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I love sleeping in a hammock. It’s nice getting rocked to sleep by a gentle wind and being able to look at the night sky as you drift in and out of sleep. I also love sleeping in a hammock because you usually need to be near trees. This weekend I spent some hammock time in a pine forest that sits in between Harris and Lewis…

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For those who would prefer a video account of the trip please have a look at the video below…please don’t be put off by the still that YouTube has selected for the video, the content is suitable for all!

Last weekend I had probably the best Mexican food I have ever had at a dinner party. It left me wanting more and so in addition to the overnight trip I also wanted to put together some decent Mexican food, preferably cooked over an open fire.

The plan was quesadillas for the first night followed by huevos rancheros for brunch the next day. However first thing was to explore the forest to find a nice spot to watch the sun rise from my hammock in the morning…I let my head rule my heart and so passed this hammock island by…

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I settled for the spot below (this was taken the following morning):

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The quesadillas the previous night were delicious, particularly when washed down with some chilled Mexican beer…yes that is a tray of ice in the background!

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The night in the hammock was pretty special. I had initially been a bit disappointed about the cloud cover as I had been hoping for a repeat of the Uig star-gazing extravaganza but in a strange way the clouds actually enhanced the sky views. Every so often there would be a break in the clouds which would give you a passing glimpse at the constellations that were otherwise hidden. I find that when given an unrestricted view of the star I gravitate towards either familiar constellations, the brightest stars or satellites. Having a small moving window encouraged me to focus intently on parts of the night that I’m quite sure would have normally passed me by.

I was treated to a stunning morning which was calm but also still cloudy enough to allow the sun’s oranges, pinks and purples to complement the shades of the heather and rowan trees.

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Although I was happy to use my gas burner for dinner given that an open fire would have been a bit irresponsible in and around the campsite I selected, I was keen to prepare breakfast using a more traditional approach. From the campsite I made my way down towards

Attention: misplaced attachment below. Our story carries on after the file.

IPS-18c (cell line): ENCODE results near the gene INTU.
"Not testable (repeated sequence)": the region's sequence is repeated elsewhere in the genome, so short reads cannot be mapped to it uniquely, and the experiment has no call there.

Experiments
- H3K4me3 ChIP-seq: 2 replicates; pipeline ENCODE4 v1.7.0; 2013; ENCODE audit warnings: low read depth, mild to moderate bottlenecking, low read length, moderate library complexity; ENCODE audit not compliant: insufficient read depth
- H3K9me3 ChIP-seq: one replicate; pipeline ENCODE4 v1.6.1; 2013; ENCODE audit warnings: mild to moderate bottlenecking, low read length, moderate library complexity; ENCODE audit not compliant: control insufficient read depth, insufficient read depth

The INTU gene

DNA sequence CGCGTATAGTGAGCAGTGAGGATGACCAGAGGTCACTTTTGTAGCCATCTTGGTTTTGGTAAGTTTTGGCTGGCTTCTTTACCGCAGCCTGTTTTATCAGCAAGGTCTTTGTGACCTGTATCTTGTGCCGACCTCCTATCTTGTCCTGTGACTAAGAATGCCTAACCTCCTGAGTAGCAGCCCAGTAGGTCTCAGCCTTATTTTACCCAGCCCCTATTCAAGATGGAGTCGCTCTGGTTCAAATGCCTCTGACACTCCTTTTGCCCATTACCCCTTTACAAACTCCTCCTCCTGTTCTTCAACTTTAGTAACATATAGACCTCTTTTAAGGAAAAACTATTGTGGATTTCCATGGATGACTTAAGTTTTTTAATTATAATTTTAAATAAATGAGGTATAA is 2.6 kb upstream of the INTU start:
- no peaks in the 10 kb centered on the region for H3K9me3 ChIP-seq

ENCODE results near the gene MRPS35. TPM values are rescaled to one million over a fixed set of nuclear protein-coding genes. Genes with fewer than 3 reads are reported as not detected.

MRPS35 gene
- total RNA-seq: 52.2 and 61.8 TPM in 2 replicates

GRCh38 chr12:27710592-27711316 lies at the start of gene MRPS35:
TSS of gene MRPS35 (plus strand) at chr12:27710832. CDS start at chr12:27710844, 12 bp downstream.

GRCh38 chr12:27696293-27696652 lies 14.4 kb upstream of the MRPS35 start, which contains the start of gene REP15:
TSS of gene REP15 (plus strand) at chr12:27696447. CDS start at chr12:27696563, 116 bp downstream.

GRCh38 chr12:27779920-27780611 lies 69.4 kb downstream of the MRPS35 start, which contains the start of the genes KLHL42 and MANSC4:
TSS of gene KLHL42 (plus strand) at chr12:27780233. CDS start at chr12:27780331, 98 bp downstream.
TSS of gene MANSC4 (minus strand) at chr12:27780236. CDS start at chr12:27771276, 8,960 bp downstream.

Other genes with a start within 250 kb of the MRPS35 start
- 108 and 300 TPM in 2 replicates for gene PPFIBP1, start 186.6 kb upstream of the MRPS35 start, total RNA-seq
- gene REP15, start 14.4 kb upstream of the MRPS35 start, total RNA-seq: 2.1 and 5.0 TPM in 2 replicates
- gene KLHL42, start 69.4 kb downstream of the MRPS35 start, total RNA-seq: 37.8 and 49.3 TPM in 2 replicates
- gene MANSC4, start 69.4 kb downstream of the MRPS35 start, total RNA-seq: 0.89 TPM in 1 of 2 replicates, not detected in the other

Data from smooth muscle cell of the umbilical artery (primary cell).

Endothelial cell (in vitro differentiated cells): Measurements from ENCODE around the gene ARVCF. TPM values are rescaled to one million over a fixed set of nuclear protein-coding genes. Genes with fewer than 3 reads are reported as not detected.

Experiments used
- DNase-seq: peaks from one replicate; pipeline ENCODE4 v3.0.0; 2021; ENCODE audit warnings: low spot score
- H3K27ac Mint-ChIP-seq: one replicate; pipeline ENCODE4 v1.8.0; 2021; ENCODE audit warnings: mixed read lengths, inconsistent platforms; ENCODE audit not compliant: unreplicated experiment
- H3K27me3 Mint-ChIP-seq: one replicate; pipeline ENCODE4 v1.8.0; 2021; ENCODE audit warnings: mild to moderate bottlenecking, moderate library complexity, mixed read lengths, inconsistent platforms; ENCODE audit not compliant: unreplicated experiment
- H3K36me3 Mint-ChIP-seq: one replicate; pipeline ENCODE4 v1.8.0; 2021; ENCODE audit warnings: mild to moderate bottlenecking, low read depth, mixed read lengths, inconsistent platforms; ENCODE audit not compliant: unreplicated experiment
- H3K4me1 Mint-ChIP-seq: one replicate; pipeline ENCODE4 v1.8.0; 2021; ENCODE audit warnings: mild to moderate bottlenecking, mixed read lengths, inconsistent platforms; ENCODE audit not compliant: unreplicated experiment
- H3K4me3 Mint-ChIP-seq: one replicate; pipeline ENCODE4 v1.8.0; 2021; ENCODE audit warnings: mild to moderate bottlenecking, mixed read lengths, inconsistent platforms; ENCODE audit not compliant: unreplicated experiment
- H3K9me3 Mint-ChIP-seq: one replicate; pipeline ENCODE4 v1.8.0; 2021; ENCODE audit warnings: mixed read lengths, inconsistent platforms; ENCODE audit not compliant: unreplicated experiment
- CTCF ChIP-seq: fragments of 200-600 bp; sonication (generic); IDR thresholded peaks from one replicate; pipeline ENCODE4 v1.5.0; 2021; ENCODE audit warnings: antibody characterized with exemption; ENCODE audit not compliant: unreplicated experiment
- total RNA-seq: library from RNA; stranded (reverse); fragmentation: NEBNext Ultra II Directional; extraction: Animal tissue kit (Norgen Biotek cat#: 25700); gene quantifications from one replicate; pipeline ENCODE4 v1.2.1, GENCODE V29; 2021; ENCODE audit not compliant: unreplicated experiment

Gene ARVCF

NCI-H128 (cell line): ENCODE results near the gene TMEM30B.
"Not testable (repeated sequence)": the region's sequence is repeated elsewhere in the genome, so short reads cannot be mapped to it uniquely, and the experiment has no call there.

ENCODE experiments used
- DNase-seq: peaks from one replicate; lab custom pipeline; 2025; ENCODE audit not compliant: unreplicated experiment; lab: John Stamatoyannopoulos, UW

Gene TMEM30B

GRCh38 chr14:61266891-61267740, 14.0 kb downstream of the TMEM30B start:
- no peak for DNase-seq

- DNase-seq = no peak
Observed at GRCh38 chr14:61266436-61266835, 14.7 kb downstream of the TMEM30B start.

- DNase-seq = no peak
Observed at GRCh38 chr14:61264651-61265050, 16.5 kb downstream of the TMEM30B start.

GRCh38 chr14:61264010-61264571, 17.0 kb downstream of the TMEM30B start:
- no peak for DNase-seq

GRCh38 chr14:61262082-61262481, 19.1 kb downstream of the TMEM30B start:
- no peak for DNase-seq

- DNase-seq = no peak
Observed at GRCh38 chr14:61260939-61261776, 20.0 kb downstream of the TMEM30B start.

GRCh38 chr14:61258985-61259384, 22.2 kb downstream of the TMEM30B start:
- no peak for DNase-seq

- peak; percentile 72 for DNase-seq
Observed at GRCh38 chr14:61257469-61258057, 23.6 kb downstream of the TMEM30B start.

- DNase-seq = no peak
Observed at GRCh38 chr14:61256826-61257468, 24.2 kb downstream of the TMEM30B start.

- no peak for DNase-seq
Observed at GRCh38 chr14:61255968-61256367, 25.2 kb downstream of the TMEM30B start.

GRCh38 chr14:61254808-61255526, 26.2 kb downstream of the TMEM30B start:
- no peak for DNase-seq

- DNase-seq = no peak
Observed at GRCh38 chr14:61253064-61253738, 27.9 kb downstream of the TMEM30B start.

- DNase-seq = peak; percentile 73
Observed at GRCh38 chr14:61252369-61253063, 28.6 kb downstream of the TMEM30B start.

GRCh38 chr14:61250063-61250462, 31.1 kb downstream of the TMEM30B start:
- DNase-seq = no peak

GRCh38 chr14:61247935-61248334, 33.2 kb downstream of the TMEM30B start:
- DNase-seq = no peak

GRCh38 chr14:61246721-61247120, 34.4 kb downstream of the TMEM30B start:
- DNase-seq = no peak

Loch Seaforth hoping I would come across a good supply of driftwood and a rocky area where I could prepare the huevos rancheros and ‘Navajo’ flatbread…I wasn’t disappointed!

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I like the pace of ‘camp days’, where you have the time to cook and eat properly rather than having to eat quickly so you can cover the distance between different legs of a longer journey. A case in point was the flatbread which not only enhanced the breakfast greatly but were enjoyable to prepare and let settle on the warm stones around the fire. As you can see from the pictures below I used Quail’s eggs. This is not as frivolous as it may sound and were used purposely instead of chicken eggs because of the speed at which they cook. Getting huevos rancheros right (I.e. not too dry, eggs poached just enough to ensure a cooked white yet running yolk) is hard to achieve on an open fire and so using Quail’s eggs you are more likely to avoid the difficulties associated with the unpredictability of hot coals.

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I have to say the end result was fantastic! The flatbreads had taken on a smoky quality from the driftwood while the depth of flavour from the huevos rancheros was exquisite. I served it up alongside homemade salsa, guacamole and soured cream…wonderful!
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